Gielczyk: Suttle Looks to Continue Boyne City’s Winning Tradition

The task ahead is a daunting one for new Boyne City varsity football coach Dave Suttle, a 2000 graduate and former player, and he knows it. The Ramblers have had a lot of success on the gridiron under former coach Dave Hills.

Suttle is not lacking in confidence, though, built up over nine years as an offensive coordinator for the junior varsity team, and two two more as an offensive assistant for Hills.

“Dave Hills always gave me full reign,” Suttle said. “We did a lot of game planning and stuff together, and I was always able to go through and create my own offense, be my own person and plan of attack and stuff as a junior varsity coach.

“Picking up points from him over the years, we’ve kind of been an offensive team for quite awhile. That experience is irreplaceable. That was probably one of the greatest things, is being able to learn from him.

“(He) was such a great teacher, not just a coach. He was a teacher and a friend. It’s been very helpful.”

Boyne City’s great success over the years, making the playoffs 14 times and winning two regional titles as well three Northern Michigan Football League Legends championships, brings with it high expectations on an annual basis.

Last year’s slip to 3-6 is looked at as a just a temporary blip, and the team will resume its winning ways next season. The Ramblers will be expected to continue as a conference contender, and return to the playoffs.

The Ramblers’ fan base has been spoiled.

“I really don’t know any different myself,” Suttle says. “We start every year the same way, with anticipation that during the off-season that our kids are going to work harder than anyone else.

“We get started in our summer program, and when the season starts, our community, our kids, our coaches … everybody expects that we’re going to be competing for titles. It’s kind of built into our fabric now.”

Suttle coached defensive backs and running backs the last three years in addition to helping with game planning.

He says he’ll be heavily involved with the defensive coaches. While everyone coaches together as a team, Suttle emphasizes that ultimately in the end the product that’s put on the field is the head coach’s responsibility.

“I’m very well rounded in our system,” Suttle said. “Our defensive philosophy will come directly from me. Clearly, I won’t be making the calls.

“Mike McShane will be my defensive coordinator this year. He’ll do a good job. In the end, as a head coach you better know both sides of it, or you’re not going to he a head coach for very long.

“I have more confidence in my staff than I would anybody else’s, and I trust them 100 percent in anything that they want to do.”

The Rambers’ philosophy is adaptable to their personnel, Suttle says, and the defense is very fluid. It can be very multiple. But it’s based around being gap sound, extremely fast and physical to the ball.

Offensively, it’s basically the same thing.

“We don’t have a lot of 300-pound offensive linemen running around Boyne City,” Suttle said. “We don’t have a lot of 6-foot-5 quarterbacks.

“But, what we do have is a lot of kids that work real hard. Every year they’re different. We’ll have the same look, but we’ll be a completely different team this year than we were last year, or in 2014 or probably what we’ll be in 2020.”

Suttle’s core philosophy on offense is pretty basic.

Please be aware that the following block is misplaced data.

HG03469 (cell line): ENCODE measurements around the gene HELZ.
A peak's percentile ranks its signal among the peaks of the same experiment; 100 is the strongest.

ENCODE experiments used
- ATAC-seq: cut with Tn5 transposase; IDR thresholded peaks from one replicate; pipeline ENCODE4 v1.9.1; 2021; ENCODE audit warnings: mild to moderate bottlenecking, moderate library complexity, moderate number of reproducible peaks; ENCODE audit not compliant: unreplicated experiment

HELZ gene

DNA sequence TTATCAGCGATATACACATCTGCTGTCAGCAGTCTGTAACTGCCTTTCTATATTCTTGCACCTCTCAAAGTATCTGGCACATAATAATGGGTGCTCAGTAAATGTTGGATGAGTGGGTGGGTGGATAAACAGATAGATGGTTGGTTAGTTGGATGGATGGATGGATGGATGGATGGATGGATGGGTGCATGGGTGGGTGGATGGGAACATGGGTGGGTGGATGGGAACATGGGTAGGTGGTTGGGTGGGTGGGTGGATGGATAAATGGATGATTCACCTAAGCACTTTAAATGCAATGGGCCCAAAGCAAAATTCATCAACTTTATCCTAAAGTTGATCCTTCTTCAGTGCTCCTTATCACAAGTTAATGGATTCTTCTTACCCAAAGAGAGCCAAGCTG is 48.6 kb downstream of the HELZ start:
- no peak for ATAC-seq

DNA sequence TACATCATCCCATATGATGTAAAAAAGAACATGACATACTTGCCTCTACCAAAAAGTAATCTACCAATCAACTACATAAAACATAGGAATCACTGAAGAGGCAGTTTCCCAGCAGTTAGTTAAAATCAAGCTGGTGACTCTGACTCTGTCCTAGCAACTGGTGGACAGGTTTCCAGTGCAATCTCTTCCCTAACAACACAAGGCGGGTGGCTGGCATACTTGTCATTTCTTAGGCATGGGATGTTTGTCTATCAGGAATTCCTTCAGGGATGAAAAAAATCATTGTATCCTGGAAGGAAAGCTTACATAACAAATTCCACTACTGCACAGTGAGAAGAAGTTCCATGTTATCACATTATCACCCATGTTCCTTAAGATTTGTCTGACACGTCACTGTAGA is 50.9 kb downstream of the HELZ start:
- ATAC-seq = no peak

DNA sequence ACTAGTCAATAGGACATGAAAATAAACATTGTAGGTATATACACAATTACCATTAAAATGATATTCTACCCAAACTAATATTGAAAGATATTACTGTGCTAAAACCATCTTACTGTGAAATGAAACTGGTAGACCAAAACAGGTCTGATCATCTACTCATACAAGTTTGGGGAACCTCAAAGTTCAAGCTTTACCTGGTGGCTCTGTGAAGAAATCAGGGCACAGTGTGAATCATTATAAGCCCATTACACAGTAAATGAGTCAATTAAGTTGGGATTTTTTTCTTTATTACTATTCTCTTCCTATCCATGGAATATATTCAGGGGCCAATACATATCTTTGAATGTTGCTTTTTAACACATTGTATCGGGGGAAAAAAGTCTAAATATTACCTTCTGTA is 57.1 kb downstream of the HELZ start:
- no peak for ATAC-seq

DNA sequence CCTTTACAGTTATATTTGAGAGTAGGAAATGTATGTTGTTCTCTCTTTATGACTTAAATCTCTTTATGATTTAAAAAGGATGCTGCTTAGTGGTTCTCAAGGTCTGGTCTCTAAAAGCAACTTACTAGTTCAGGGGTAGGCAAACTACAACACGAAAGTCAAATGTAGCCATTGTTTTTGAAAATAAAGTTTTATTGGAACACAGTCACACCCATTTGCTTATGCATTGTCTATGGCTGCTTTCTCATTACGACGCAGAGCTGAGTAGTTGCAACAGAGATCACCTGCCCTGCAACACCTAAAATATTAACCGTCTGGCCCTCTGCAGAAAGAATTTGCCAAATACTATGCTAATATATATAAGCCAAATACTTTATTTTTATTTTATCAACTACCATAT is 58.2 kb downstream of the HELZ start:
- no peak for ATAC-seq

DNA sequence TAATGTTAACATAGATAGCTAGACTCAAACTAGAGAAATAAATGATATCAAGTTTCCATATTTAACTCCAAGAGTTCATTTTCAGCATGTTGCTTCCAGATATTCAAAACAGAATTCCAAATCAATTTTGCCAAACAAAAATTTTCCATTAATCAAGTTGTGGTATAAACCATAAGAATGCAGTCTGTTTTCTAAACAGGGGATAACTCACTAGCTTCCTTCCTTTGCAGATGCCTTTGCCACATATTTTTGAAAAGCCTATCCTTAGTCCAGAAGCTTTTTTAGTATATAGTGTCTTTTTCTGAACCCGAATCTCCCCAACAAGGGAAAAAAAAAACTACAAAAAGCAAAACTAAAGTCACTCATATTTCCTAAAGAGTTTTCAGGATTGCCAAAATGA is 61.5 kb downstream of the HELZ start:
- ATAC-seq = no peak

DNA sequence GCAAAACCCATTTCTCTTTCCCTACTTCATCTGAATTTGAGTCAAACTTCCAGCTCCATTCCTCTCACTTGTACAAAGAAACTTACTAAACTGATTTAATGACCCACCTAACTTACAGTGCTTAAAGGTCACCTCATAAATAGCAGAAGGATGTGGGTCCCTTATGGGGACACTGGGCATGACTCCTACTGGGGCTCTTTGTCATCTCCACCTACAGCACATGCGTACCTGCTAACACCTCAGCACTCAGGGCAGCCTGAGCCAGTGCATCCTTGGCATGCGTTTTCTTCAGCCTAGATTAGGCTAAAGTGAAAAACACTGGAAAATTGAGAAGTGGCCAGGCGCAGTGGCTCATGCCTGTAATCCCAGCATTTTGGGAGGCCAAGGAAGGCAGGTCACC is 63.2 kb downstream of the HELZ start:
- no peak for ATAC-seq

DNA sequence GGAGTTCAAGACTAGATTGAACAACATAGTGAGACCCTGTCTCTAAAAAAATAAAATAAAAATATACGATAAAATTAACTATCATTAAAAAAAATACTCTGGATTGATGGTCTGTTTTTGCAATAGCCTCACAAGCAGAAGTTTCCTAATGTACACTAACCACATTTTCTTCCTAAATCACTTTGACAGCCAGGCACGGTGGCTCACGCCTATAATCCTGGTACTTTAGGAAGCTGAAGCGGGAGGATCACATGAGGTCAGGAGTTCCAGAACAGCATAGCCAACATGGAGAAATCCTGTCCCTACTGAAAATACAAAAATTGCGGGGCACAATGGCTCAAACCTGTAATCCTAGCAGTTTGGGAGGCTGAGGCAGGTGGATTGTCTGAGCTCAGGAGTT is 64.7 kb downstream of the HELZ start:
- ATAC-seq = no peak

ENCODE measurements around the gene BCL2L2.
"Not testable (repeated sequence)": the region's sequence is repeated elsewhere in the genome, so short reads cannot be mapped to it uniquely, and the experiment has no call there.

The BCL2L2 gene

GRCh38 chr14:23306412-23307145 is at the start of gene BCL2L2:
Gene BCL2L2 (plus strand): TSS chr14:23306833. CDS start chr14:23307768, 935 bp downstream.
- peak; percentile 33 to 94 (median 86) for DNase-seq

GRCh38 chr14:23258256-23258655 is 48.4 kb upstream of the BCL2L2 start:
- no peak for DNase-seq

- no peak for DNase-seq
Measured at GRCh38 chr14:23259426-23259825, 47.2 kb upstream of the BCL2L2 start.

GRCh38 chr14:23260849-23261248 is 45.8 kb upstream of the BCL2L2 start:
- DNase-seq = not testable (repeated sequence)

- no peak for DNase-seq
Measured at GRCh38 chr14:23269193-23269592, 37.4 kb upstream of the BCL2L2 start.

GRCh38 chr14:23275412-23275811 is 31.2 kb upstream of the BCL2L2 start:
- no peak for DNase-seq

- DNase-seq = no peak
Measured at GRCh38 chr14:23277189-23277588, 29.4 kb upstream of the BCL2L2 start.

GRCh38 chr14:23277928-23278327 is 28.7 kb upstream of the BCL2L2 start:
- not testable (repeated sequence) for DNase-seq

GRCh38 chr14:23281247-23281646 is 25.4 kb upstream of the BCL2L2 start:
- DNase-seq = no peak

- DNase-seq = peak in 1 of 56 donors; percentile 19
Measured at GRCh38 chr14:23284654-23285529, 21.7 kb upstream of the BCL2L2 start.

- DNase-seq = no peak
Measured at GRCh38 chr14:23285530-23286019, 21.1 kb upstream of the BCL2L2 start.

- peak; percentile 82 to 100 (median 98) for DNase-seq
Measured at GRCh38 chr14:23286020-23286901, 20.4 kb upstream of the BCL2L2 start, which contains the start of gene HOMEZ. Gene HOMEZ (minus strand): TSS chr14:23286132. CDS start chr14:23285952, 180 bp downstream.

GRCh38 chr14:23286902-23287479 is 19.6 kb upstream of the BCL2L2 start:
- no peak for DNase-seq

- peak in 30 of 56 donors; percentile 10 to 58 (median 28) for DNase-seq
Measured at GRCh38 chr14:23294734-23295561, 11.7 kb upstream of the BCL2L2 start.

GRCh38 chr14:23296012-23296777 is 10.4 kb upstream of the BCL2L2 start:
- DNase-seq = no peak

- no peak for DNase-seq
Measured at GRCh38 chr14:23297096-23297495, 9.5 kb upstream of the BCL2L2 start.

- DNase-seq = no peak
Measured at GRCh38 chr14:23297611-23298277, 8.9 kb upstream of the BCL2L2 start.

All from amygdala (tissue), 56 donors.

“We have to be smart, we have to physical and we have to be able to run our base offense,” the coach said. “Our base offense can look a lot of different ways.

“I can run any of my running plays out of a spread formation, a double tight end formation, three backs … I can do all that. If we can’t do our simple, base stuff, we’re going to struggle.

“We spend a tremendous amount of time just on basic stuff. We’ll probably definitely be known as a run first offense. We’ll have a heavy dose of running.

“But, you also need to stay balanced, so we’ll take some shots and big plays are fun, too. The kids, and the fans like that stuff, too. We’ll have plenty of those in there.”

It’s all about giving the kids the best experience they can possibly have, and about the community having a great experience every Friday night. It might not always bring about a win, but the Ramblers expect to be competitive night in and night out.

Suttle says the Ramblers run a fairly complex  high school defense. But the principles are the same.

“We’re going to be in our gaps. We’re going to know what we’re doing,” Suttle said. “We’re going to play as fast as we possibly can, and we’re going to grind you out, not work you out.

“That’s kind of where our mindset is every time we take the field defensively. Traditionally, we’ve had a pretty stout defense. I don’t that anticipate that changing anytime soon, either.”

While there is expected to be some solid senior leadership, Suttle added that the Ramblers will need to have some of the younger kids step  up and fill in some big holes left by graduation.

Suttle truly believes the Ramblers have the talent and experience. All the intangibles needed to have a successful season. It’s just a matter of putting them all together.

Only time will tell just how good the Ramblers will be, and how far they can go.

If the players trust in each other, and trust in the system, the rest will take care of itself Suttle says.

Greg Gielczyk is an award-winning sports columnist and sportwriter who worked a total 36 years — interrupted for an 18-month period from 1997-99 — at the Manistee News Advocate as sports editor until 2006 and is now retired. He currently is a freelance sportswriter for the Ludington Daily News. Gielczyk can be reached at ggielczyk@jackpine.net for story ideas. 

Categories: Football